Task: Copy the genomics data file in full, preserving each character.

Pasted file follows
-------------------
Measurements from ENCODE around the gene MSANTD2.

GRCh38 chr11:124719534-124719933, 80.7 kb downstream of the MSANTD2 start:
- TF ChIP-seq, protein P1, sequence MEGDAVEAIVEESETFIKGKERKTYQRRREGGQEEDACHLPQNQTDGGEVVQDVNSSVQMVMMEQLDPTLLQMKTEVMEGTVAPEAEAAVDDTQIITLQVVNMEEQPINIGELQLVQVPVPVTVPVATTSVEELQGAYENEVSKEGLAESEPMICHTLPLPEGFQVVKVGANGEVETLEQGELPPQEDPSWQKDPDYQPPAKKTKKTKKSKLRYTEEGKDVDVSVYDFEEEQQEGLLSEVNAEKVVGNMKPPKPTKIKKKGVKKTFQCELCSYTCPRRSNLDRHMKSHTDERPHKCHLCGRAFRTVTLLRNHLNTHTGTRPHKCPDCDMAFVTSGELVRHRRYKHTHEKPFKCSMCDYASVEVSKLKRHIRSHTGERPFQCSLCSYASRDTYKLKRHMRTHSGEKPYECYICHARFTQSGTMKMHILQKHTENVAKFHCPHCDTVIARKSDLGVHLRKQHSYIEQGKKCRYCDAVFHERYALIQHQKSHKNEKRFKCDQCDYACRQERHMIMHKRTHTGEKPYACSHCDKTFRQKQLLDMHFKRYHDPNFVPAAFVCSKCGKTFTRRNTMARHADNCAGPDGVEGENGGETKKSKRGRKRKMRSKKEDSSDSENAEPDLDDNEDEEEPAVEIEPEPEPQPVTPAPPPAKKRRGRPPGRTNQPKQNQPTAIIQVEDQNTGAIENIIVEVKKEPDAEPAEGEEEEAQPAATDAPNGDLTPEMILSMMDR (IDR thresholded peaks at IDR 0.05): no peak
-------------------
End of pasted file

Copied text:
Measurements from ENCODE around the gene MSANTD2.

GRCh38 chr11:124719534-124719933, 80.7 kb downstream of the MSANTD2 start:
- TF ChIP-seq, protein P1, sequence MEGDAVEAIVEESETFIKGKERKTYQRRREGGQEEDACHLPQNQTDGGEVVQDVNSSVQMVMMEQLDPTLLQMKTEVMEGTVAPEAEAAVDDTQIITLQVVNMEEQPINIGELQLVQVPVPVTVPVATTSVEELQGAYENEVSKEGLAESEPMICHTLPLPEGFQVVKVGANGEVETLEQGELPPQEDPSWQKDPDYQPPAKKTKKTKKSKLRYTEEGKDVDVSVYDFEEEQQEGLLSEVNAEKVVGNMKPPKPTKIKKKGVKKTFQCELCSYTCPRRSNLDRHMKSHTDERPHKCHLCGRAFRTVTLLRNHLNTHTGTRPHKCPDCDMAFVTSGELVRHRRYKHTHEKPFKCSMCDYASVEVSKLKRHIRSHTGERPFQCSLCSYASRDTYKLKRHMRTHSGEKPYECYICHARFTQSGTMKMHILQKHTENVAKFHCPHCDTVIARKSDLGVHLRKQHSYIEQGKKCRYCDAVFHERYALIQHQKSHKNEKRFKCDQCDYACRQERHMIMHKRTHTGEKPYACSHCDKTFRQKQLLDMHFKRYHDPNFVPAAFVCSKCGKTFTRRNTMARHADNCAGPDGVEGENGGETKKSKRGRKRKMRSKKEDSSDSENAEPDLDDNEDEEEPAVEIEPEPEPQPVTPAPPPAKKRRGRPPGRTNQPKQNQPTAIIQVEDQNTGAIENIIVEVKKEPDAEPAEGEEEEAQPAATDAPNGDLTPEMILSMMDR (IDR thresholded peaks at IDR 0.05): no peak